Practical strategies and activities
Changing the rules of the game to develop more
Providing a clearer sequence as part of the
game will support greater structure for example
in a basketball style game team A move and
make 6 passes and shoot followed by team B.
Starting from the basics of the game and then
adding single elements can promote greater
involvement. For example in rugby a whole team
wears tags and can move from one end of a
Gym to the other each carrying a ball which they
then place onto a set of mats. Defenders can be
added in the middle of the Gym and as players
have their tags removed they join the defenders.
Zoning the game to remove direct competition:
• Zoning can ensure that pupils with ASD have
their own space to receive, dribble and pass the
ball. Zoning also can remove the issue of lots of
players invading personal space. Zone Hockey
is an example of a zoned game but other
invasion games can be as successfully zoned netball, basketball, football or rugby.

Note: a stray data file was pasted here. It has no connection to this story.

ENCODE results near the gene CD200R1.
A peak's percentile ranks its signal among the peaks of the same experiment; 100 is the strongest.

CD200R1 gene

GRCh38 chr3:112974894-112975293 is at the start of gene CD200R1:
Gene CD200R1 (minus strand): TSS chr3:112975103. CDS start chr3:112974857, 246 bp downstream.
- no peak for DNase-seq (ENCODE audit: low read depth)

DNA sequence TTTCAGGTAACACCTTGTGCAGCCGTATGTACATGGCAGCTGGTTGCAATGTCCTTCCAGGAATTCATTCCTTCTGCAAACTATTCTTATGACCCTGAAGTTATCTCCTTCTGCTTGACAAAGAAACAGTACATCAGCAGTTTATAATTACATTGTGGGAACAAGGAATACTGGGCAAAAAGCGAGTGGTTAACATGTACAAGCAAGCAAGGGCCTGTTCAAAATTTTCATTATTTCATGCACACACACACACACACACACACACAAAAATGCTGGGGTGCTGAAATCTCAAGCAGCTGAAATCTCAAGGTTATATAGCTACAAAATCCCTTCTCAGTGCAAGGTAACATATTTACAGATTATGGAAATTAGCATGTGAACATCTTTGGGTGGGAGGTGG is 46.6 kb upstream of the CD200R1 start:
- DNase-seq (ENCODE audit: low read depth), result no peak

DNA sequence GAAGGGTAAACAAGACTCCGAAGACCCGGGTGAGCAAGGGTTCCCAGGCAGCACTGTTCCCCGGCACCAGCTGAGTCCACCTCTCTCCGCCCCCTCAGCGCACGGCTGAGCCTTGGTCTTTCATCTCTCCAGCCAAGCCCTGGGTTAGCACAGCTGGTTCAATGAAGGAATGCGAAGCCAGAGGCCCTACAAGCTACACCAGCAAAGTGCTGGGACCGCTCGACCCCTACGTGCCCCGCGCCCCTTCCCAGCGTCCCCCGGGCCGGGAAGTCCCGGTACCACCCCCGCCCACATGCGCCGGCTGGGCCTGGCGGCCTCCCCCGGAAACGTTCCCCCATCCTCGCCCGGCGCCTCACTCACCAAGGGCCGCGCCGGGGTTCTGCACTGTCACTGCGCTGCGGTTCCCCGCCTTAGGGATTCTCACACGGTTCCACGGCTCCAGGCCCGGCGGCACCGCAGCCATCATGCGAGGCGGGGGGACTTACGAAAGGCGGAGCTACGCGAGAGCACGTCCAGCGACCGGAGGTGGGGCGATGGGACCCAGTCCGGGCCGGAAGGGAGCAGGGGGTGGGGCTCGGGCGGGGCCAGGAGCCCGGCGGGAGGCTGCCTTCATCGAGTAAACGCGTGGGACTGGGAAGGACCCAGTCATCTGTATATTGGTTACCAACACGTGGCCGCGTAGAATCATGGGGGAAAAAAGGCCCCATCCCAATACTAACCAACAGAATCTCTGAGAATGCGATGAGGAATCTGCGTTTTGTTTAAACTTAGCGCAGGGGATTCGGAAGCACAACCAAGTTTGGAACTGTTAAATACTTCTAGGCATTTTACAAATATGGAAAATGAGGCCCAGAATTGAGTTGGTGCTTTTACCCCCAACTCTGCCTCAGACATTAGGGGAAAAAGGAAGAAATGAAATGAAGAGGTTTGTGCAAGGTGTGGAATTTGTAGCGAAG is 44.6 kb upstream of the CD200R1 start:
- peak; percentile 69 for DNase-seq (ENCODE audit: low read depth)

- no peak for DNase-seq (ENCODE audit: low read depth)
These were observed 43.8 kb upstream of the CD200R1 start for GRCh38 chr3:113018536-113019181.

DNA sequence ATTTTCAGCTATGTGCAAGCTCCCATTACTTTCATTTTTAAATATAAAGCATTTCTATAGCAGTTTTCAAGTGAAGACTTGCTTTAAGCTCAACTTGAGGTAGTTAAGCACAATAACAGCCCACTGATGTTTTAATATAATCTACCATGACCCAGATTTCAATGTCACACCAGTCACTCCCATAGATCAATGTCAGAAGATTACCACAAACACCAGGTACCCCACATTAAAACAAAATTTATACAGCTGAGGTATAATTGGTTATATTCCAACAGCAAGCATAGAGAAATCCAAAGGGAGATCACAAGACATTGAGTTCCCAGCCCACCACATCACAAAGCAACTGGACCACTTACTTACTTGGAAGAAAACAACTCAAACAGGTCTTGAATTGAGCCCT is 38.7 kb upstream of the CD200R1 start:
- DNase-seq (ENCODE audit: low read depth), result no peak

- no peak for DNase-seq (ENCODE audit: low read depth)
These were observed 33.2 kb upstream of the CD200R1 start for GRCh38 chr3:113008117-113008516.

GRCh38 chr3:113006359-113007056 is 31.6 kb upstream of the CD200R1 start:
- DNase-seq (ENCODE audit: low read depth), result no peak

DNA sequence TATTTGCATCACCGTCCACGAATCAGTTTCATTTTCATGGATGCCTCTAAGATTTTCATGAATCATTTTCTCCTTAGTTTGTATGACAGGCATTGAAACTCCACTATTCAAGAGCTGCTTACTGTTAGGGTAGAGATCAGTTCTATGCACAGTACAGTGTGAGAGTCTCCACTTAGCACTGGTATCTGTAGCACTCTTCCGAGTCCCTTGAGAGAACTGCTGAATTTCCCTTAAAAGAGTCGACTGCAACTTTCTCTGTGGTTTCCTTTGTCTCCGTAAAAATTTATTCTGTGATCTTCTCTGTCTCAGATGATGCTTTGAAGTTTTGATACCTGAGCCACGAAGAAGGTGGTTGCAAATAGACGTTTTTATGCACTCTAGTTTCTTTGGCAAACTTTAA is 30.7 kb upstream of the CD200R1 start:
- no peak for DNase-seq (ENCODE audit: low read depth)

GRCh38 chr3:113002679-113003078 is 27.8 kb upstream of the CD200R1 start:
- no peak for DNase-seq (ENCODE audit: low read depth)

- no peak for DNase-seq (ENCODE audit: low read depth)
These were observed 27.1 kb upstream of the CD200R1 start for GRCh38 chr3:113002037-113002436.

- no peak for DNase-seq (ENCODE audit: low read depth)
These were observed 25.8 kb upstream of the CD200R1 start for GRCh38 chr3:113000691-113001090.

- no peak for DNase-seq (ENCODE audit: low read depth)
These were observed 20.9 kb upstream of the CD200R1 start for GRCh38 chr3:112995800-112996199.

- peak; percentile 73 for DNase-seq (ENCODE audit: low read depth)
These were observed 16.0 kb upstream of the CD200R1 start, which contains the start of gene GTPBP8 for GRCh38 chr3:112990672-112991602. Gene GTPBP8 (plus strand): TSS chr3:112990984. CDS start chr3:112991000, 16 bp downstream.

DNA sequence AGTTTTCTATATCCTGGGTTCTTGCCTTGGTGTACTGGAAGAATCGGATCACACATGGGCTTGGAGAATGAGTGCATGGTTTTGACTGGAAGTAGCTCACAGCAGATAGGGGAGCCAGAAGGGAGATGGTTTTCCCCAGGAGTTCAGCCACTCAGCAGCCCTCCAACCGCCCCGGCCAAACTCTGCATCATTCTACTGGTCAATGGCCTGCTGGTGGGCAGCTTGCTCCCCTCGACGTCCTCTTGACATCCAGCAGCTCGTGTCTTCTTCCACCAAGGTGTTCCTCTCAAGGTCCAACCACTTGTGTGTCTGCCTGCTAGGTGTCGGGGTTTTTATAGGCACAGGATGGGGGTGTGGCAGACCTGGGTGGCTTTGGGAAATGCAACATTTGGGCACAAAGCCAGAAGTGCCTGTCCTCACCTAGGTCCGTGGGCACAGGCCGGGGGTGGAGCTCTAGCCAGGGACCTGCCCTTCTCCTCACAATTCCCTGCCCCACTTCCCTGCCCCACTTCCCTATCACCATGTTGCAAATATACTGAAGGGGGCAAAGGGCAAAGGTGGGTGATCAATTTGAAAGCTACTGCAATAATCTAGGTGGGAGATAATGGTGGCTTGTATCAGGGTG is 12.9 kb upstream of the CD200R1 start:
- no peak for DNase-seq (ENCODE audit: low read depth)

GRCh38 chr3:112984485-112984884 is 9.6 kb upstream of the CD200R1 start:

Zoning enables the ability grouping of players,
for example a wing zone can have two players
in, one from each side OR a zone can have one
player in who has a certain amount of time to
receive and pass on the ball.
Team interaction can be changed bringing the game
down to a series of one to one challenges:
• In a volleyball type game players have specified
numbers and positions that assist them to
orientate to the game and it provides a high
degree of structure.
Other examples include using ‘paired’ activities
such as a number invasion game wheere two
teams are given numbers with someone on the
opposing team with a similar ability with the
same number. The corresponding players from
each team can then compete together.
The activity can vary in sophistication:
• running or pushing or hopping
• interaction with team members, e.g.
high fives as they pass other team
• No equipment.
• Sport specific tasks
• Obstacle type tasks
Many disability sport or adapted games have proved popular with autistic young people possibly due to the
adapted nature of those activities and the fact they have been simplified in different ways.
Practical strategies and activities
Some examples of games that may be appropriate are:
• Boccia (an adapted boules type game)
• Tee Ball (an adapted rounders game)
• New Age Curling (an indoor version of
• Table Cricket (table top version of cricket)
Section 6
Generalising skills
Generalising skills
PE has the potential to enhance much more than